Story of a Confederate veteran laid to rest on a formerly enslaved man’s land

story of a Confederate veteran laid to rest on a formerly enslaved man’s land

A historical marker in Cumberland County, Virginia, tells the story of a remarkable community that emerged after the Civil War. Lucyville, named after Lucy Coleman, the wife of a former slave who became a successful entrepreneur, was home to both Black and white families who lived and worked together in harmony.

One of the most surprising facts about Lucyville is that among its residents was a Confederate veteran named William A. Flippen, who fought for the South in the war that ended slavery. Flippen, who was wounded at the Battle of Gettysburg, was buried in Lucyville in 1919, on the land of Reuben T. Coleman, a formerly enslaved man who had purchased the property from his former master.

How did Flippen end up in Lucyville, and why did he choose to be buried there? The answer is not clear, but some clues can be found in the history of the area and the people who lived there. According to the historical marker, which was researched and written by students at Cumberland Middle School, Flippen was a friend of Reuben Coleman’s son, John, who also served in the Confederate army. John Coleman, who was born free, joined the Confederate cause because he wanted to protect his family’s land and property. He later became a prominent businessman and politician in Cumberland County.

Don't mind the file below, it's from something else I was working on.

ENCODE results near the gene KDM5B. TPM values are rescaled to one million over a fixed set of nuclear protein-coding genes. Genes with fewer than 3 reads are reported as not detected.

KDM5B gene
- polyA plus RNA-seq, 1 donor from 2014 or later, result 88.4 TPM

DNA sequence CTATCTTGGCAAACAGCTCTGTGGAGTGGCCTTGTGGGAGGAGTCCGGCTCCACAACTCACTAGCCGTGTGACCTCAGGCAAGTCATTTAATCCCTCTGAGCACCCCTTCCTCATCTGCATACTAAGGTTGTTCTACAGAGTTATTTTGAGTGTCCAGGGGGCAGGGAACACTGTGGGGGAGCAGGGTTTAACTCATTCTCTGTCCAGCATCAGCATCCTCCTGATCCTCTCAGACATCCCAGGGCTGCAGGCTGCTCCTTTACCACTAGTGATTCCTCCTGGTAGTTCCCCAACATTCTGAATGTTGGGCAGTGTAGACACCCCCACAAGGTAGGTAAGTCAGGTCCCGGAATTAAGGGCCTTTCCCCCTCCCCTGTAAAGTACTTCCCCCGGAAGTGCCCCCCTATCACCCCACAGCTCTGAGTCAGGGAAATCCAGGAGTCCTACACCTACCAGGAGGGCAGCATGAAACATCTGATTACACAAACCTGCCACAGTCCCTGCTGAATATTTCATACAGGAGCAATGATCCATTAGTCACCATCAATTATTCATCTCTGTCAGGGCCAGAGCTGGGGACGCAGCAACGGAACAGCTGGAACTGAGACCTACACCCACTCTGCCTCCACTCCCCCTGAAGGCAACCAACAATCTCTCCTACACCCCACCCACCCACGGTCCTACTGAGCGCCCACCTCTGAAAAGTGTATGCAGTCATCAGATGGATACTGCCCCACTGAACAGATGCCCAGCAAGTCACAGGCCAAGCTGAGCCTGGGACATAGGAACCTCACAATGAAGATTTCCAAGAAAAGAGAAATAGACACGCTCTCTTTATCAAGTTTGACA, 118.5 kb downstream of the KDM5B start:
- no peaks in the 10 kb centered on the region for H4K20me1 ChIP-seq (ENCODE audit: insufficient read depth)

story of a Confederate veteran laid to rest on a formerly enslaved man’s land

Flippen and John Coleman may have met during the war, or after it, when they both returned to their homes in Cumberland County. They may have bonded over their shared experiences as veterans, or their mutual interests in farming and commerce. They may have also shared a respect for Reuben Coleman, who was a leader in the community and a generous benefactor to many causes, including the local school and church.

Whatever the reason, Flippen decided to join the Lucyville community, where he lived peacefully with his former enemies. He also chose to be buried there, in a cemetery that was shared by Black and white families. His grave, marked by a simple stone, is a testament to the complex and surprising history of race relations in post-Civil War Virginia.

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